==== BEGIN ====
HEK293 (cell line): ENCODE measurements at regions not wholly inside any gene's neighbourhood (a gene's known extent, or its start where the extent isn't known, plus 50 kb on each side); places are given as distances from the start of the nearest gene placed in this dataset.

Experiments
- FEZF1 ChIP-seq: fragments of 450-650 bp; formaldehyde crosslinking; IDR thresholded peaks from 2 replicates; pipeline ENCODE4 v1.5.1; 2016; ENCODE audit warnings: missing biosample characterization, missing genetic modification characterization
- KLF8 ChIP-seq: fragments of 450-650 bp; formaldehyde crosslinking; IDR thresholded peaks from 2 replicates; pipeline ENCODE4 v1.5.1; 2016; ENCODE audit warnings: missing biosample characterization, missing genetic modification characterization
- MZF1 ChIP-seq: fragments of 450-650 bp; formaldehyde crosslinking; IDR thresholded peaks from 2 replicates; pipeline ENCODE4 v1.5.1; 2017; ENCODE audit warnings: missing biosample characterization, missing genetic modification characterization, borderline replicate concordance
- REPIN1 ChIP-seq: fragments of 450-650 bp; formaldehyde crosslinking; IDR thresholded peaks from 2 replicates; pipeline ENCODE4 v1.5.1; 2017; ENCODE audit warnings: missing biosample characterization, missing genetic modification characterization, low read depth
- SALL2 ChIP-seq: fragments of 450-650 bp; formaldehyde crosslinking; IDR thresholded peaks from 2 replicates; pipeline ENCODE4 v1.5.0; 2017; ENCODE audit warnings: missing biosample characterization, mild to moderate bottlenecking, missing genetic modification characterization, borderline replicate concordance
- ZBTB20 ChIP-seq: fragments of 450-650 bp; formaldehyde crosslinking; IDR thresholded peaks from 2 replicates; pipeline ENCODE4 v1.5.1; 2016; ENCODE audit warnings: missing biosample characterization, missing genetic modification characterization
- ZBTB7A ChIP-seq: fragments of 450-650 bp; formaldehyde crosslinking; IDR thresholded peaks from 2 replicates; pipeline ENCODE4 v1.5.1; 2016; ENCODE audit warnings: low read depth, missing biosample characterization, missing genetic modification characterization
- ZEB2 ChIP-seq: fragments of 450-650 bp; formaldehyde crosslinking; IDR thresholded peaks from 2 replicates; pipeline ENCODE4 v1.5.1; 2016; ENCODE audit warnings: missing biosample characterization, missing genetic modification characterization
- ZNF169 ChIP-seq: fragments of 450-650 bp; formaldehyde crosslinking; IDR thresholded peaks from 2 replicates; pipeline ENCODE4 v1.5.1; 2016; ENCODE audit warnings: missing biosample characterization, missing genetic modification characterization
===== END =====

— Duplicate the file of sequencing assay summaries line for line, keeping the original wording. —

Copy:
HEK293 (cell line): ENCODE measurements at regions not wholly inside any gene's neighbourhood (a gene's known extent, or its start where the extent isn't known, plus 50 kb on each side); places are given as distances from the start of the nearest gene placed in this dataset.

Experiments
- FEZF1 ChIP-seq: fragments of 450-650 bp; formaldehyde crosslinking; IDR thresholded peaks from 2 replicates; pipeline ENCODE4 v1.5.1; 2016; ENCODE audit warnings: missing biosample characterization, missing genetic modification characterization
- KLF8 ChIP-seq: fragments of 450-650 bp; formaldehyde crosslinking; IDR thresholded peaks from 2 replicates; pipeline ENCODE4 v1.5.1; 2016; ENCODE audit warnings: missing biosample characterization, missing genetic modification characterization
- MZF1 ChIP-seq: fragments of 450-650 bp; formaldehyde crosslinking; IDR thresholded peaks from 2 replicates; pipeline ENCODE4 v1.5.1; 2017; ENCODE audit warnings: missing biosample characterization, missing genetic modification characterization, borderline replicate concordance
- REPIN1 ChIP-seq: fragments of 450-650 bp; formaldehyde crosslinking; IDR thresholded peaks from 2 replicates; pipeline ENCODE4 v1.5.1; 2017; ENCODE audit warnings: missing biosample characterization, missing genetic modification characterization, low read depth
- SALL2 ChIP-seq: fragments of 450-650 bp; formaldehyde crosslinking; IDR thresholded peaks from 2 replicates; pipeline ENCODE4 v1.5.0; 2017; ENCODE audit warnings: missing biosample characterization, mild to moderate bottlenecking, missing genetic modification characterization, borderline replicate concordance
- ZBTB20 ChIP-seq: fragments of 450-650 bp; formaldehyde crosslinking; IDR thresholded peaks from 2 replicates; pipeline ENCODE4 v1.5.1; 2016; ENCODE audit warnings: missing biosample characterization, missing genetic modification characterization
- ZBTB7A ChIP-seq: fragments of 450-650 bp; formaldehyde crosslinking; IDR thresholded peaks from 2 replicates; pipeline ENCODE4 v1.5.1; 2016; ENCODE audit warnings: low read depth, missing biosample characterization, missing genetic modification characterization
- ZEB2 ChIP-seq: fragments of 450-650 bp; formaldehyde crosslinking; IDR thresholded peaks from 2 replicates; pipeline ENCODE4 v1.5.1; 2016; ENCODE audit warnings: missing biosample characterization, missing genetic modification characterization
- ZNF169 ChIP-seq: fragments of 450-650 bp; formaldehyde crosslinking; IDR thresholded peaks from 2 replicates; pipeline ENCODE4 v1.5.1; 2016; ENCODE audit warnings: missing biosample characterization, missing genetic modification characterization